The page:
WITH just three months to go until a provincial election, the governing Liberals delivered a throne speech Tuesday that focused on the long-term development of a liquefied natural gas (LNG) industry to bring cash into government coffers.
The speech, delivered by Lieutenant-Governor Judith Guichon, focused heavily on plans to establish a B.C. Prosperity Fund powered by royalties from selling LNG to Asian markets.
Development of the natural gas export industry means seizing "one of the greatest economic opportunities our province has ever seen," the government said, estimating royalty revenues from the industry at $100 billion over the next 30 years, part of $1 trillion in economic activity the government expects to generate from LNG development. The projections are based on five LNG plants being built in B.C. over the next 30 years.
Money from the fund would be used to both pay down the provincial debt and fund social programs, the government said in the throne speech.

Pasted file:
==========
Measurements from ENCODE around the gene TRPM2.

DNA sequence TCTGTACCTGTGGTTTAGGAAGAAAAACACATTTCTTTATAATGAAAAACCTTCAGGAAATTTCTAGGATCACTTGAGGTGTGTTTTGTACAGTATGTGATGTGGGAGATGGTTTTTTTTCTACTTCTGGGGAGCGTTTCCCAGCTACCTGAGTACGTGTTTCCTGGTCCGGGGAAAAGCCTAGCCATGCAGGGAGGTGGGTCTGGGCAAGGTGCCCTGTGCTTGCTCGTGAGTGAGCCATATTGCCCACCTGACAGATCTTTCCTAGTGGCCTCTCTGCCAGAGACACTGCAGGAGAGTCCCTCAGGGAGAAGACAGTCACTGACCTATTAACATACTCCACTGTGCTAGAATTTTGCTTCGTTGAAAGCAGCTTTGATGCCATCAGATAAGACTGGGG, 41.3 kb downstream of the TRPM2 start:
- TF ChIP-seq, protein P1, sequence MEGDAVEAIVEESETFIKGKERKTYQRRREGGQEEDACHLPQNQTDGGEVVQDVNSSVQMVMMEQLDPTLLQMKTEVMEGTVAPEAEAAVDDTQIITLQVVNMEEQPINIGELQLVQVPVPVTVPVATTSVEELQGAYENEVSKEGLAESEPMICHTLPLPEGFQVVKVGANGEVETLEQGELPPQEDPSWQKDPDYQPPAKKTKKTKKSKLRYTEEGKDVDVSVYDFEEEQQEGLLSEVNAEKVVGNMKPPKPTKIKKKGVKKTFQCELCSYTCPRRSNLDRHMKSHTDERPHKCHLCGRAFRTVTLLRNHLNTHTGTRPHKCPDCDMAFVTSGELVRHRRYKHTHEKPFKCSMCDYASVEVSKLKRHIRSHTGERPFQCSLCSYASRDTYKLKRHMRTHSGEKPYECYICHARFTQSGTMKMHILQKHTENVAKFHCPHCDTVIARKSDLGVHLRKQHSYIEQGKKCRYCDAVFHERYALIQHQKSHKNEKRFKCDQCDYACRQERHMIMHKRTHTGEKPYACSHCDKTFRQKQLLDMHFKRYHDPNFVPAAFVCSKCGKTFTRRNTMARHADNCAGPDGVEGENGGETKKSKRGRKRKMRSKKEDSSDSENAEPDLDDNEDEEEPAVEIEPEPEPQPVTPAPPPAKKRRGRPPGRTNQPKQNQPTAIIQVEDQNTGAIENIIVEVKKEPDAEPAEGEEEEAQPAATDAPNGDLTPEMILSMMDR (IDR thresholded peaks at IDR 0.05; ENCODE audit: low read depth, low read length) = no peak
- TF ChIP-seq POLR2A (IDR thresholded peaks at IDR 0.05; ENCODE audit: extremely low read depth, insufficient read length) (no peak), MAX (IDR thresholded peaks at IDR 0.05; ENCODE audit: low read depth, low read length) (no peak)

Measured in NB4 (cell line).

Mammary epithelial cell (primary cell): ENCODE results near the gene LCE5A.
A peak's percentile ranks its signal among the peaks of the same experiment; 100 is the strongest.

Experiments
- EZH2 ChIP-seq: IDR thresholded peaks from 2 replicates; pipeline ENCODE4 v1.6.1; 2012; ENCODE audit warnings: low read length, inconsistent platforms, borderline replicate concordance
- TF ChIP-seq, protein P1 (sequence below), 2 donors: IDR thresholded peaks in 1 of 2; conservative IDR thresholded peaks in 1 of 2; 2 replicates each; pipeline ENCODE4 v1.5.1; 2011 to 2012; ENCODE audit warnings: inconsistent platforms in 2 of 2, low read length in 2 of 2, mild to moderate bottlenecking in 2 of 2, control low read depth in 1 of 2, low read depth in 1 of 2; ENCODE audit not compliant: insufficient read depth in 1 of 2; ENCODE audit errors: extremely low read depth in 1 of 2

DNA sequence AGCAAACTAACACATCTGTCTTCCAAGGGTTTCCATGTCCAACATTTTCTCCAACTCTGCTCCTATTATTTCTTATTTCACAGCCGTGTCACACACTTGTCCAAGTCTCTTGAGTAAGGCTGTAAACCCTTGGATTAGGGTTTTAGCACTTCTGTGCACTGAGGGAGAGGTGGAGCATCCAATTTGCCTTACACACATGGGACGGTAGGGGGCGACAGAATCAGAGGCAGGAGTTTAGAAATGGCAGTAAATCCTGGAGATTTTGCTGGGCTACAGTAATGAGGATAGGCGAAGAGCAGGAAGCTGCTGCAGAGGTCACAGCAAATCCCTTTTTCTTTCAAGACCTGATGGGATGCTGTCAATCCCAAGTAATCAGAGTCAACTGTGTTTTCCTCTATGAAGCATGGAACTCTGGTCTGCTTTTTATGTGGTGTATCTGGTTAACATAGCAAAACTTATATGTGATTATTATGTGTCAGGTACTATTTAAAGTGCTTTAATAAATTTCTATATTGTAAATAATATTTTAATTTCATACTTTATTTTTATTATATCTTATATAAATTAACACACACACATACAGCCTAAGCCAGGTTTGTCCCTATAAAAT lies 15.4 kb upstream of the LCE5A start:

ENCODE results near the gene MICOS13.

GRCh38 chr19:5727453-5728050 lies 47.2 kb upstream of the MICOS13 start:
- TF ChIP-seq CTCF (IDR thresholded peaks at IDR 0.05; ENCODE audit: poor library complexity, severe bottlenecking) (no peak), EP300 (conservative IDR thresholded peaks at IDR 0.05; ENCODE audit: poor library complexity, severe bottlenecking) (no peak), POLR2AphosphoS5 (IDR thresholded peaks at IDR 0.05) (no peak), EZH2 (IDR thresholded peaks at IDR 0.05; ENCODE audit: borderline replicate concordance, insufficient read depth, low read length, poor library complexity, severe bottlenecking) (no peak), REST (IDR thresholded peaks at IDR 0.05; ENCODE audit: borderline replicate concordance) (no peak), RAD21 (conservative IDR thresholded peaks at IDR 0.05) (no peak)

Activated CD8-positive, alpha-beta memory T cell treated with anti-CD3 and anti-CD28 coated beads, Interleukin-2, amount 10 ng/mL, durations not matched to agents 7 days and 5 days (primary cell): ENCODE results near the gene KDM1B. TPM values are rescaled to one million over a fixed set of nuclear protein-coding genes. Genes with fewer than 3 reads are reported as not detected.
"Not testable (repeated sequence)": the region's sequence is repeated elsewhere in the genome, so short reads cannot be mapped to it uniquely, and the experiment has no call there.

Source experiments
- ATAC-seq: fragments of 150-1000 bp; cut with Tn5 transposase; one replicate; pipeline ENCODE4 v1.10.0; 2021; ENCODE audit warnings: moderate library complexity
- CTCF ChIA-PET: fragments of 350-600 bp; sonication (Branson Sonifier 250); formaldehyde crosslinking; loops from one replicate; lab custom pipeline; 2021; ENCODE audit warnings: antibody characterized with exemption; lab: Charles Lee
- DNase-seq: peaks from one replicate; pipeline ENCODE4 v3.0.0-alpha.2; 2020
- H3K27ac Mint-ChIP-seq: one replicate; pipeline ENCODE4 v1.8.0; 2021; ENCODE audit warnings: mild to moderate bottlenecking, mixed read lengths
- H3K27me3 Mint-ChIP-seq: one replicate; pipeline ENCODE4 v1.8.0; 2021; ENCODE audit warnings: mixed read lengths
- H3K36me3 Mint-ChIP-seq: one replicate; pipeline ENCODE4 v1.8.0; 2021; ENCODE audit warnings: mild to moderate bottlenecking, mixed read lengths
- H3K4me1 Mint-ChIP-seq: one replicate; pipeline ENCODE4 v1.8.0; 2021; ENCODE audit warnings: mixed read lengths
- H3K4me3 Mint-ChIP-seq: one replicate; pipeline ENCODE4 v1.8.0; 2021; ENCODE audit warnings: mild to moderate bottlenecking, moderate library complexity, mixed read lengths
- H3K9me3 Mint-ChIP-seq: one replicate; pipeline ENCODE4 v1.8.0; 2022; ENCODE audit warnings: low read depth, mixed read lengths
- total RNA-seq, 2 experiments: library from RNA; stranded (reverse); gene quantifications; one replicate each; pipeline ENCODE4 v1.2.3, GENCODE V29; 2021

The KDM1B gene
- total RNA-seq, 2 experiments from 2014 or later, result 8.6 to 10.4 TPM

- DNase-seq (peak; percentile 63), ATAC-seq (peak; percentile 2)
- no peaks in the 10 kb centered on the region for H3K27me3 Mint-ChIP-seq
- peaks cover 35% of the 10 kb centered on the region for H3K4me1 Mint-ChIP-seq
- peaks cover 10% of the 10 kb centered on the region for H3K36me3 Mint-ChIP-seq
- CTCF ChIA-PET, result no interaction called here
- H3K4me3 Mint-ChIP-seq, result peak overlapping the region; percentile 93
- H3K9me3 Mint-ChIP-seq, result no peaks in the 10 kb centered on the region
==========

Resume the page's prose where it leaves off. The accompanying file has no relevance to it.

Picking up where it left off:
But critics pointed to the emphasis on LNG royalty revenue in the speech as a lot of pre-election hot air by the Liberals.
Political pundit and former North Vancouver NDP MLA David Schreck said both the NDP and Liberals support the development of an LNG export industry, but added it won't solve any of the province's problems in the short or medium term.
"The talk is all about what's going to happen in the next 20 years," Schreck said. "We're going to have a $1.5 billion deficit this year because the price of natural gas is lower than was expected.
"That isn't just wishful thinking, that's wishful dreaming."
Schreck said even if the benefits of an LNG industry work out as expected, the province won't see major economic benefits from it for about a decade.
But West Vancouver-Capilano MLA Ralph Sultan said it's important for the government to signal support of the industry now. "The opportunity is massive," he said.
Sultan said while the NDP says it supports LNG development, "At the end of the day they don't sound very enthusiastic about natural resource development of any sort."
Both Sultan and Schreck said balancing B.C.'s budget - which comes down next week - will be a challenge over the short term. "We're on short rations as they say in the navy," said Sultan.
"I keep joking with my NDP friends that I'm shopping for an appropriate sympathy card," said Schreck of the possibility of that party forming government after the election. "It's not going to be fun managing these challenges."
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